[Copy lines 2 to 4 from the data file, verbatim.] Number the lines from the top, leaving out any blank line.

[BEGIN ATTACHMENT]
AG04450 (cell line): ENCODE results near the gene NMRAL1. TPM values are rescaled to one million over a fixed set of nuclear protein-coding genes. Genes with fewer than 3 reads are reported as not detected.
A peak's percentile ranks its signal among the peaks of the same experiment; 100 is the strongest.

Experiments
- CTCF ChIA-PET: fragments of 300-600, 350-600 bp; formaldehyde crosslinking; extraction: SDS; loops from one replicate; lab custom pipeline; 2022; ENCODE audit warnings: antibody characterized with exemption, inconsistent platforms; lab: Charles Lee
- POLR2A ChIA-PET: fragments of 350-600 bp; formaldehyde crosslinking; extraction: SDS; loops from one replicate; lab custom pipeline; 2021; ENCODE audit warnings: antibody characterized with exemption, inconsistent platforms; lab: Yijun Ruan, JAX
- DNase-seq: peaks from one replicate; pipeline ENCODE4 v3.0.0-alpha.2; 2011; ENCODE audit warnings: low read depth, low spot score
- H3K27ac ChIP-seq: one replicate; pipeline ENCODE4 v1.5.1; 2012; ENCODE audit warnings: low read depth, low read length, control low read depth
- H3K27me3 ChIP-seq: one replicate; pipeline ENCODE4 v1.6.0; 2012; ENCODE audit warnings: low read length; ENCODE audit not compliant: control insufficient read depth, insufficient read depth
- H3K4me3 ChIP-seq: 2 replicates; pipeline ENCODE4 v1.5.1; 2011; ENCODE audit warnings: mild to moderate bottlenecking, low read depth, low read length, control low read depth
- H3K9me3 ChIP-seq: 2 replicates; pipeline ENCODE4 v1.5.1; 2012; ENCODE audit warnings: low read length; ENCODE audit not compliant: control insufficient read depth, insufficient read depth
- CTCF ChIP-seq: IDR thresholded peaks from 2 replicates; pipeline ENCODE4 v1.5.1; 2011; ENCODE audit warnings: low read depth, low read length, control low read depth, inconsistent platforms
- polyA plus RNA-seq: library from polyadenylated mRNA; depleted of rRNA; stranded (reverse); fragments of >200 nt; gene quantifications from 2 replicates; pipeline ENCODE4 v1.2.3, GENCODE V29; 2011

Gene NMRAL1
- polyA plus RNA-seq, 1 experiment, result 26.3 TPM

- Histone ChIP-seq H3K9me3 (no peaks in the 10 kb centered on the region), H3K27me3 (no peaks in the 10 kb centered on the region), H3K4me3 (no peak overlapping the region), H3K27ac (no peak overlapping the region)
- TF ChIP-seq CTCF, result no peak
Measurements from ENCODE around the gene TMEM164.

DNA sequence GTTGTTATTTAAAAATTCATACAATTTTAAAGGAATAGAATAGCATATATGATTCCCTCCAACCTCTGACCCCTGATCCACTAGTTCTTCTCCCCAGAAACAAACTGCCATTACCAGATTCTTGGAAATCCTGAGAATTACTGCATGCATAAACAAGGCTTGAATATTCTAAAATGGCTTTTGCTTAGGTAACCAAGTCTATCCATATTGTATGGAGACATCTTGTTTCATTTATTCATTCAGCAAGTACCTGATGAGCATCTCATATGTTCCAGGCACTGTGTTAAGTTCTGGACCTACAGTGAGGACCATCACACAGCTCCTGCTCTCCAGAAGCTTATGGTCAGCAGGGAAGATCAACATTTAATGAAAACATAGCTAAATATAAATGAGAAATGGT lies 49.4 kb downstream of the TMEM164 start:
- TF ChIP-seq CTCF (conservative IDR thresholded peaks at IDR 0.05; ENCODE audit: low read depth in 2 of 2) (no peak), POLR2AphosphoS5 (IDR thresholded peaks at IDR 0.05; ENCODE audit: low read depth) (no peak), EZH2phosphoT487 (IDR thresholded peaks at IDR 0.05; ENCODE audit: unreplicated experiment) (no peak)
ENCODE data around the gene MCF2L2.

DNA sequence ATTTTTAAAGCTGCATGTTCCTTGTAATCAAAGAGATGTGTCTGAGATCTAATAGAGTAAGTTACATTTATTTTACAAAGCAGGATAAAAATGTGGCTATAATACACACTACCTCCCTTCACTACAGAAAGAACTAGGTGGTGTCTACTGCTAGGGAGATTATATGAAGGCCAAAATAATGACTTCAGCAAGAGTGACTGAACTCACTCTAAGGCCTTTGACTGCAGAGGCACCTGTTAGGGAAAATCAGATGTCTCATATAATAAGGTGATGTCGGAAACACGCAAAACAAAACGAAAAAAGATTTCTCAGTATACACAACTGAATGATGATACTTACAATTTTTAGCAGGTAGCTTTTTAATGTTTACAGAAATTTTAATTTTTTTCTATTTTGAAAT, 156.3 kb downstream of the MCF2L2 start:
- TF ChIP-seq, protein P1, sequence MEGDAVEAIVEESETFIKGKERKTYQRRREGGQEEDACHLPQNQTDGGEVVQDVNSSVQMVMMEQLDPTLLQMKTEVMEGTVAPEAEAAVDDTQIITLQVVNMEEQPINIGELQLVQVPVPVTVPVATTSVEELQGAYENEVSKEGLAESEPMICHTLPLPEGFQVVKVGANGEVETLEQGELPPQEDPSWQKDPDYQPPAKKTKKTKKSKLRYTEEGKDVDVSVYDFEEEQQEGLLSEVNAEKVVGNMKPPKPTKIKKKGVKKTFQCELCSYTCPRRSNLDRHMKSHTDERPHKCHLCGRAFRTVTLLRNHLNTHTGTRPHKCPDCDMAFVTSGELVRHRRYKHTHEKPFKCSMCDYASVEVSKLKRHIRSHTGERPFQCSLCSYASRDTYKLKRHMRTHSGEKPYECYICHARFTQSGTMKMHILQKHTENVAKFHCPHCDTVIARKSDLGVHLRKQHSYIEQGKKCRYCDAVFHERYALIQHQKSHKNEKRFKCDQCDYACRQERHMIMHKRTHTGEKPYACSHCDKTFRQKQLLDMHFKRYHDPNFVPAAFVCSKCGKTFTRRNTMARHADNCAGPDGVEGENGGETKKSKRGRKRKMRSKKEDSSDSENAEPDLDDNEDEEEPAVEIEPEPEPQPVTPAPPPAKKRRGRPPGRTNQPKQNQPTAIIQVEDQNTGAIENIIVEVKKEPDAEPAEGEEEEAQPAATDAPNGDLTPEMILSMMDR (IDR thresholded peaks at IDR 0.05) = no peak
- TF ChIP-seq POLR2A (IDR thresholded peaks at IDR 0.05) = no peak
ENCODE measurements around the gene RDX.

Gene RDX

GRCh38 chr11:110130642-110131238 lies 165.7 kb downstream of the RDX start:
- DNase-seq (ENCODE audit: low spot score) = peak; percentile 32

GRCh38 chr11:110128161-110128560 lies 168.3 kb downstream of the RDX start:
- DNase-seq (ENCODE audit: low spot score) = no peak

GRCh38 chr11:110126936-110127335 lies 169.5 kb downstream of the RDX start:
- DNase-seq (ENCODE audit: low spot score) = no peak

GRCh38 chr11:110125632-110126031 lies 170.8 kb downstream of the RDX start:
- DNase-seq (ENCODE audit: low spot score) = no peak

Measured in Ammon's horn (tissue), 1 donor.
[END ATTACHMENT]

A peak's percentile ranks its signal among the peaks of the same experiment; 100 is the strongest.

Experiments
- CTCF ChIA-PET: fragments of 300-600, 350-600 bp; formaldehyde crosslinking; extraction: SDS; loops from one replicate; lab custom pipeline; 2022; ENCODE audit warnings: antibody characterized with exemption, inconsistent platforms; lab: Charles Lee